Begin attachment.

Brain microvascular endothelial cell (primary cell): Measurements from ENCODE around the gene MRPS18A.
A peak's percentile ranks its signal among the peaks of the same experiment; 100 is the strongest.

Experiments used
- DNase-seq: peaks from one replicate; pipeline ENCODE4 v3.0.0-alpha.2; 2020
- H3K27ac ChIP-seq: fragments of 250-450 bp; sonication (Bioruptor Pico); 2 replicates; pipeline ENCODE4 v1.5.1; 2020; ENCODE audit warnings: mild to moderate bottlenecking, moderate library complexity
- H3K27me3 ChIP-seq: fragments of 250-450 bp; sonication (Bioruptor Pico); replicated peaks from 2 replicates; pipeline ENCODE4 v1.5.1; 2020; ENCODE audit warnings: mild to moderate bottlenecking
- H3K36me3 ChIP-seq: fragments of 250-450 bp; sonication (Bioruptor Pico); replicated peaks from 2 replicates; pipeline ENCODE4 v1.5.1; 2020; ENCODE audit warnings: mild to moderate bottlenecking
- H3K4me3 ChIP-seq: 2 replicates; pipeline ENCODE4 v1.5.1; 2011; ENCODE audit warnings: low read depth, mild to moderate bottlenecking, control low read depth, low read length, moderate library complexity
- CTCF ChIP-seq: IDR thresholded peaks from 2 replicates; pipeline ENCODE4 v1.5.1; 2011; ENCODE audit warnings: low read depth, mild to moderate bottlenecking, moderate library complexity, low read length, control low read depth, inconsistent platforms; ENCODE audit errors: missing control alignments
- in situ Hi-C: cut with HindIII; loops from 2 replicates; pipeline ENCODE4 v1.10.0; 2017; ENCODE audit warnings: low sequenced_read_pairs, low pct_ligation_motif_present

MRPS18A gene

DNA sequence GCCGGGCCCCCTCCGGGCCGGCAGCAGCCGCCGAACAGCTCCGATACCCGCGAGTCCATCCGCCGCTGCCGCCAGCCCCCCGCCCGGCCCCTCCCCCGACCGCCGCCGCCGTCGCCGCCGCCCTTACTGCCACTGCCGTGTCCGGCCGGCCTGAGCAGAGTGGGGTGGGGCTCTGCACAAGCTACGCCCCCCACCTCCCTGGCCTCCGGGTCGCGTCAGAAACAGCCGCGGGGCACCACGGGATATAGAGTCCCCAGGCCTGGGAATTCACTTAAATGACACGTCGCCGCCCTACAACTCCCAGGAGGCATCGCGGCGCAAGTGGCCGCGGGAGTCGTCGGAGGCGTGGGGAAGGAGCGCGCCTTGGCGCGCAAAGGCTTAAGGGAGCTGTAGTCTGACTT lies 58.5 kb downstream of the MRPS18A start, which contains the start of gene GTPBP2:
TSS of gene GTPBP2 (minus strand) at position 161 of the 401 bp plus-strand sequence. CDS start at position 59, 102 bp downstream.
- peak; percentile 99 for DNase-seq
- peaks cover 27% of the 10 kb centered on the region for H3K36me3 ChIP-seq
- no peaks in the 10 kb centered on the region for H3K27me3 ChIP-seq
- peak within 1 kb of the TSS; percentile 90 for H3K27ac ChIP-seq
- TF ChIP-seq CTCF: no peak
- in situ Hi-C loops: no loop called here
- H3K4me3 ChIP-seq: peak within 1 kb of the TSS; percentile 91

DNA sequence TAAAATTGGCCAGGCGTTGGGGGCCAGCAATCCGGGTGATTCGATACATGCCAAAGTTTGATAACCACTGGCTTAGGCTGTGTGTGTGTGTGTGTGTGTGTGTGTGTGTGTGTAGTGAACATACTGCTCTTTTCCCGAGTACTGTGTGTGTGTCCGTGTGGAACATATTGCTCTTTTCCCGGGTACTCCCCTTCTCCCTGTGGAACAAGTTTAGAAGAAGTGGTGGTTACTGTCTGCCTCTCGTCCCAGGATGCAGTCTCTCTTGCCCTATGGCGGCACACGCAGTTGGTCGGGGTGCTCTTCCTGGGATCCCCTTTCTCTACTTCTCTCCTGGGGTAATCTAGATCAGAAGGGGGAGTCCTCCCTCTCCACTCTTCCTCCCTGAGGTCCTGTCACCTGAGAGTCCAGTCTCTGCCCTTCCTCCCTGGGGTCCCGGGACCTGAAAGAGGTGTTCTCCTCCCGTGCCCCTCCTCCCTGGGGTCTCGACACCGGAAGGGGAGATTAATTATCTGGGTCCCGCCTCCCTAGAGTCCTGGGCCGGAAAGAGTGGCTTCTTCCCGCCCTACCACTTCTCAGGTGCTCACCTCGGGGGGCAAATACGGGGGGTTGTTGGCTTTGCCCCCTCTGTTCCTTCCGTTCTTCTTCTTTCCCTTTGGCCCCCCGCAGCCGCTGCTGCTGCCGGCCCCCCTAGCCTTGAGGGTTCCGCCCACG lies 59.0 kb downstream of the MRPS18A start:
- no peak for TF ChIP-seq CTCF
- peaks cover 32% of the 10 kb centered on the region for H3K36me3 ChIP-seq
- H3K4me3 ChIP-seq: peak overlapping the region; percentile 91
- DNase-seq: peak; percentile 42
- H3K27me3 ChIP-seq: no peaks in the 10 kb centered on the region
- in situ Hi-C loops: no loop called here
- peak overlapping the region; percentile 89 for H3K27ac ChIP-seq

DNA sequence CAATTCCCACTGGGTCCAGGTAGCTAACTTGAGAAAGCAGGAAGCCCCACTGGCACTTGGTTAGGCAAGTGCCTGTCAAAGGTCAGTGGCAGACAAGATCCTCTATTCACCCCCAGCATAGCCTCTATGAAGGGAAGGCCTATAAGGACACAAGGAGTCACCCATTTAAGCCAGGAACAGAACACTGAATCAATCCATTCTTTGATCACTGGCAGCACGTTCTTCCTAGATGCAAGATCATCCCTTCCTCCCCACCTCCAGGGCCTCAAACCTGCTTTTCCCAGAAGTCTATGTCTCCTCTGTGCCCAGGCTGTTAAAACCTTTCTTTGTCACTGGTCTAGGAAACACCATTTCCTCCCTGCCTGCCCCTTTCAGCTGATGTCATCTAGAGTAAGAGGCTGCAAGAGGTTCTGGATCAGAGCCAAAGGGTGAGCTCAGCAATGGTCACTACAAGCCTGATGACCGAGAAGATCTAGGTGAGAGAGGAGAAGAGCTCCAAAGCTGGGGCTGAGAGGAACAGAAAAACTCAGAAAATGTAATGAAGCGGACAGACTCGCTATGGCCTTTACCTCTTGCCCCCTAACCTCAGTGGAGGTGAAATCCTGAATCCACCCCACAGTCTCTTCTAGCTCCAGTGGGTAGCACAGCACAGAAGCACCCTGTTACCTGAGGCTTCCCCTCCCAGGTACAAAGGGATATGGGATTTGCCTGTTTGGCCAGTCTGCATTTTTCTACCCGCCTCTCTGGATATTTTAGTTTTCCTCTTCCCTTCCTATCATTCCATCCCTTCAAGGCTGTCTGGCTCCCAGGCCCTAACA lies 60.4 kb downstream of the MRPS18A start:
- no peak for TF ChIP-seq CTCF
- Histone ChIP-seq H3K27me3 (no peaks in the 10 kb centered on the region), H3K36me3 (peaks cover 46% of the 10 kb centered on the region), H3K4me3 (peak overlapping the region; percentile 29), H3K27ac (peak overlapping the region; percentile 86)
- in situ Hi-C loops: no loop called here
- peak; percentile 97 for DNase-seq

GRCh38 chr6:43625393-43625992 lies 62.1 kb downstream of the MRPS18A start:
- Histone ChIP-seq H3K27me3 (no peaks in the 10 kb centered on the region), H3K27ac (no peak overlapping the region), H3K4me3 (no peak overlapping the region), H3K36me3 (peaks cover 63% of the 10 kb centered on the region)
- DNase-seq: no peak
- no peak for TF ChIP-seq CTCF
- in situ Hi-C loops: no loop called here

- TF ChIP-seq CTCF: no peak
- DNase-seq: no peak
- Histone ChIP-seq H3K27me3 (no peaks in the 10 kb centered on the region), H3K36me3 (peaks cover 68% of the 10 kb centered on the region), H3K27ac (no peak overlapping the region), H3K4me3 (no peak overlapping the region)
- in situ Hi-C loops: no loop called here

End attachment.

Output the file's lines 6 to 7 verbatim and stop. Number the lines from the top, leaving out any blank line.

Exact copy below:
- H3K27me3 ChIP-seq: fragments of 250-450 bp; sonication (Bioruptor Pico); replicated peaks from 2 replicates; pipeline ENCODE4 v1.5.1; 2020; ENCODE audit warnings: mild to moderate bottlenecking
- H3K36me3 ChIP-seq: fragments of 250-450 bp; sonication (Bioruptor Pico); replicated peaks from 2 replicates; pipeline ENCODE4 v1.5.1; 2020; ENCODE audit warnings: mild to moderate bottlenecking